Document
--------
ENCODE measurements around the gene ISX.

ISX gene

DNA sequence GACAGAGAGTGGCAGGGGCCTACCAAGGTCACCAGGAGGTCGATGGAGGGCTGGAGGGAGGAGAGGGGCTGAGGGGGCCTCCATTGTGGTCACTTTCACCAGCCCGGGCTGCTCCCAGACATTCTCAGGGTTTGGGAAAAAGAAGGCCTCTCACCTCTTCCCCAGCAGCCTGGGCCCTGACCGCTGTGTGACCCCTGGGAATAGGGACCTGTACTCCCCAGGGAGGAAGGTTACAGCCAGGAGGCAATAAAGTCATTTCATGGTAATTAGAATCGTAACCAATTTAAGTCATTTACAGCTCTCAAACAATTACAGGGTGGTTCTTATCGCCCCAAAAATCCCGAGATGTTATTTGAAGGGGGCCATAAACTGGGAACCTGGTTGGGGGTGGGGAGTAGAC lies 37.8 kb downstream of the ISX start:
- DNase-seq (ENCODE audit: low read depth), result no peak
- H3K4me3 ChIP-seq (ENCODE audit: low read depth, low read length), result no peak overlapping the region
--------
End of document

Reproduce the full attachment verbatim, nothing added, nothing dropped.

ENCODE measurements around the gene ISX.

ISX gene

DNA sequence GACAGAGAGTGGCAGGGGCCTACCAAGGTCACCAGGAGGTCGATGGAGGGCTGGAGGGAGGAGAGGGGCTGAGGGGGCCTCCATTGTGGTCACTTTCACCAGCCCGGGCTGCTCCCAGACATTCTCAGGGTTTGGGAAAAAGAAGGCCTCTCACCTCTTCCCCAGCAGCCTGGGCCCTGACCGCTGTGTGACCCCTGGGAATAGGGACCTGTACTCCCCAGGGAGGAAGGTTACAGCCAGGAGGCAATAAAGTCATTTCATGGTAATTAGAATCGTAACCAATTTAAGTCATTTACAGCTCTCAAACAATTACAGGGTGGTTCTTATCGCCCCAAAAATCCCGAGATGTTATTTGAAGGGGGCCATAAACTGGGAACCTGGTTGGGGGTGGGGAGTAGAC lies 37.8 kb downstream of the ISX start:
- DNase-seq (ENCODE audit: low read depth), result no peak
- H3K4me3 ChIP-seq (ENCODE audit: low read depth, low read length), result no peak overlapping the region